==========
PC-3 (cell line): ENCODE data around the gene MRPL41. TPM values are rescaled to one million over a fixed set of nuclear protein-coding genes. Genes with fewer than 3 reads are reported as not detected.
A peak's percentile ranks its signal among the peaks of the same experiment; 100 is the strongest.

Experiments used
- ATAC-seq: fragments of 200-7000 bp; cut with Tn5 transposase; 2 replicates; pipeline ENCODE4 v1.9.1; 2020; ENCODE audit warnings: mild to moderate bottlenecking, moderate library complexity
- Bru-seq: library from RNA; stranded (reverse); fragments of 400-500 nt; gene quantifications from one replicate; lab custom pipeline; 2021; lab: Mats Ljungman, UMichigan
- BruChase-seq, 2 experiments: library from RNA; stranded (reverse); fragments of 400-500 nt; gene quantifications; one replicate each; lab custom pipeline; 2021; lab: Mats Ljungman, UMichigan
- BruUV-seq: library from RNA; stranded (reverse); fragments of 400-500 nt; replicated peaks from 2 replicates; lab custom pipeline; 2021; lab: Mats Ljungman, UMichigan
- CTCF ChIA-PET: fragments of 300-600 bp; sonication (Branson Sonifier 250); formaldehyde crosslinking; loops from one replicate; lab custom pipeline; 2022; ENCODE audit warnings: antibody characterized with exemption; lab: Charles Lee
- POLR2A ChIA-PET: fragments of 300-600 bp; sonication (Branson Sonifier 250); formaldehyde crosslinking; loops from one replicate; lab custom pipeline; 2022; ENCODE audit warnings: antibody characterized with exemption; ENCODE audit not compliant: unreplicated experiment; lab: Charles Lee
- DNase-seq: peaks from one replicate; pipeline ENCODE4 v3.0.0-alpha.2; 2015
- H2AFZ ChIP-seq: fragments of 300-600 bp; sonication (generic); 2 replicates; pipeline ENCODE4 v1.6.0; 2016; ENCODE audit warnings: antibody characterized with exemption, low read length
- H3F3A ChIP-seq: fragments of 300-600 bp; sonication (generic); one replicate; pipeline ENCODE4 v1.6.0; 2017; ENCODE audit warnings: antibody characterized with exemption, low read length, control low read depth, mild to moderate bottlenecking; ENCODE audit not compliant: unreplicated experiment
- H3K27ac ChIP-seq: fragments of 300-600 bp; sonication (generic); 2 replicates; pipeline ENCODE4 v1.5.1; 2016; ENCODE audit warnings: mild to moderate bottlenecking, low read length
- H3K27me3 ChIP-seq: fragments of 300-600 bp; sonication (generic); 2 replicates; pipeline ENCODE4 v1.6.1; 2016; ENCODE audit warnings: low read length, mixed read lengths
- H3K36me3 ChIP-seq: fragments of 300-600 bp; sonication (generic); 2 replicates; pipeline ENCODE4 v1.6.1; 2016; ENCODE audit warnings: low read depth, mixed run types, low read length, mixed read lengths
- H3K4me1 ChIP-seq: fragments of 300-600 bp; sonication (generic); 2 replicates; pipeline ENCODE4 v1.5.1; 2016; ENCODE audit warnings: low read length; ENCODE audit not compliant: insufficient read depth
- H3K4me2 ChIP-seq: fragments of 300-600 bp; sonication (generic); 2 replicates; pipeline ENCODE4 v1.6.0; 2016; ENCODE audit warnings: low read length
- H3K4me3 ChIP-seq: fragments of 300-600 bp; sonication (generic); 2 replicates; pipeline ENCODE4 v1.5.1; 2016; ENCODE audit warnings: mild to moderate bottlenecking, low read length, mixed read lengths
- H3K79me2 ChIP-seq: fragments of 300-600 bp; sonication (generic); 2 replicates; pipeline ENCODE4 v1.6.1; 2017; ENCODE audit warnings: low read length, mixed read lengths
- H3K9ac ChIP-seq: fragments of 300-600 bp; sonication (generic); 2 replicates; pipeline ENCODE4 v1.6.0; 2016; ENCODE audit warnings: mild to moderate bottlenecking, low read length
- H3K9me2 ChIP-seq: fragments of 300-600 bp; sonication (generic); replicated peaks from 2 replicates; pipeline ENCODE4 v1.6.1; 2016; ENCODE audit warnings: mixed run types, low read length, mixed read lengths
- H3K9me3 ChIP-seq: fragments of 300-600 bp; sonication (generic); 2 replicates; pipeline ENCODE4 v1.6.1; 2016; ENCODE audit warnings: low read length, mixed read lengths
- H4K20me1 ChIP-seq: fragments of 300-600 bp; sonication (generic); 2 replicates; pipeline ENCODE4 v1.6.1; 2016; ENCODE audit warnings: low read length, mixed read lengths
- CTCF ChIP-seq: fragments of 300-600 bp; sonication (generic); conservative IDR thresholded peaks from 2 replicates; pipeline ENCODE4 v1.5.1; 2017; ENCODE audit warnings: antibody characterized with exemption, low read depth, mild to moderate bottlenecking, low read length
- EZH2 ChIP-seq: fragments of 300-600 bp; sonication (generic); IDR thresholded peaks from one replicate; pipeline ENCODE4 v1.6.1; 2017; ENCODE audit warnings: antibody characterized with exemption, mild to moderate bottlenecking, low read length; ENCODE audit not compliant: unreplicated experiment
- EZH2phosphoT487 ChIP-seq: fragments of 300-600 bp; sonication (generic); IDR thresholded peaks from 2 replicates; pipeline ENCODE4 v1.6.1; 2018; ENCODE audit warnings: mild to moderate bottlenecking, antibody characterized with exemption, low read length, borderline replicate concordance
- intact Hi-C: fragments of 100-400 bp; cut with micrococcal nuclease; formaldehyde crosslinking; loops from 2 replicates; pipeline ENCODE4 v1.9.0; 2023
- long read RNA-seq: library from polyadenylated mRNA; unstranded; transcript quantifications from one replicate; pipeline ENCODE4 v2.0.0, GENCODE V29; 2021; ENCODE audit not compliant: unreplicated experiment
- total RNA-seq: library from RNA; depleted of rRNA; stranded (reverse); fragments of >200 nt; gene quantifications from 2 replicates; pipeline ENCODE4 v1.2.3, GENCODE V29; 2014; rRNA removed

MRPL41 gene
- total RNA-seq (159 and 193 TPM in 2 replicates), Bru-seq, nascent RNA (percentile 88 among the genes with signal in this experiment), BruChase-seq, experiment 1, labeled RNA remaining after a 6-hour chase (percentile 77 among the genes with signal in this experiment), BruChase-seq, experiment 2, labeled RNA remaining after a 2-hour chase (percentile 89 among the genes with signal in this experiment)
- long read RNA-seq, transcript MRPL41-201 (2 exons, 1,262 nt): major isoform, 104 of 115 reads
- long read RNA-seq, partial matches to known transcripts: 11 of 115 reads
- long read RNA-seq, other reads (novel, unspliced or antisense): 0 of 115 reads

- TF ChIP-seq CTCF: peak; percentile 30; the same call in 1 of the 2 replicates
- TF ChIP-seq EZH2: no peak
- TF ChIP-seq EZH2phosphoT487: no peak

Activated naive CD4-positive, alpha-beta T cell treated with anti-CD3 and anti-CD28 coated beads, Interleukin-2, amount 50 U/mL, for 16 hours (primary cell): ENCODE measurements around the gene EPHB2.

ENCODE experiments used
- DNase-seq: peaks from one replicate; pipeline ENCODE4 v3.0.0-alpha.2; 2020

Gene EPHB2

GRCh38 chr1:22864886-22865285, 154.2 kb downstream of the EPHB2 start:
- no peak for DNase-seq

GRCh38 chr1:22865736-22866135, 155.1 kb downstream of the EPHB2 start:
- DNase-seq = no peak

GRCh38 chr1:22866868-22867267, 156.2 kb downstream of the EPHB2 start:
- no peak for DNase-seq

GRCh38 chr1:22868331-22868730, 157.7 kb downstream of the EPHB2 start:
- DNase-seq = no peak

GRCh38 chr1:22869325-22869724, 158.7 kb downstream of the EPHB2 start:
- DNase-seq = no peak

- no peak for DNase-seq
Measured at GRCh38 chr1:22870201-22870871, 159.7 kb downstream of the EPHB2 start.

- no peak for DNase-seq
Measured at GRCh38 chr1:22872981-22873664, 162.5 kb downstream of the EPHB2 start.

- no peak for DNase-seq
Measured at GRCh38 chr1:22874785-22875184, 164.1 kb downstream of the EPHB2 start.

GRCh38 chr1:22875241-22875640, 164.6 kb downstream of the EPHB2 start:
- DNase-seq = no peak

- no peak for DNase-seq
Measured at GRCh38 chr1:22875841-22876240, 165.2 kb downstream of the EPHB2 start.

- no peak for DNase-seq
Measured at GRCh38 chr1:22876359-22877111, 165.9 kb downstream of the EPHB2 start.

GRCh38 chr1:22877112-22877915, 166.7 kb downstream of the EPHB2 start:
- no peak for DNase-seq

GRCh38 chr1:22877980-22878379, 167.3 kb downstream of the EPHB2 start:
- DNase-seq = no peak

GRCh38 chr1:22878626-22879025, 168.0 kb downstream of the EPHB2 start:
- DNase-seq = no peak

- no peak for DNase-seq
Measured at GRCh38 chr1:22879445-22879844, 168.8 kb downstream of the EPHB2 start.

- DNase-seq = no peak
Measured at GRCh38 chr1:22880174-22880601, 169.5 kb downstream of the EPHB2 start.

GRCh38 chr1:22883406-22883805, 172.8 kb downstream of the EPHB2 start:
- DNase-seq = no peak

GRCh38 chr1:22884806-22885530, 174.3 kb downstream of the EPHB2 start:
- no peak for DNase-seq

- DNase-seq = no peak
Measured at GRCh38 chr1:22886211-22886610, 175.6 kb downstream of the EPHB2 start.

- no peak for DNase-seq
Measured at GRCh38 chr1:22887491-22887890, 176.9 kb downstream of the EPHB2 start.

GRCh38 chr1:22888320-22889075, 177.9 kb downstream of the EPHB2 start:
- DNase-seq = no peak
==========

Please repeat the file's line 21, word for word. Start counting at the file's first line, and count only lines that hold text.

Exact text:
- H3K9me2 ChIP-seq: fragments of 300-600 bp; sonication (generic); replicated peaks from 2 replicates; pipeline ENCODE4 v1.6.1; 2016; ENCODE audit warnings: mixed run types, low read length, mixed read lengths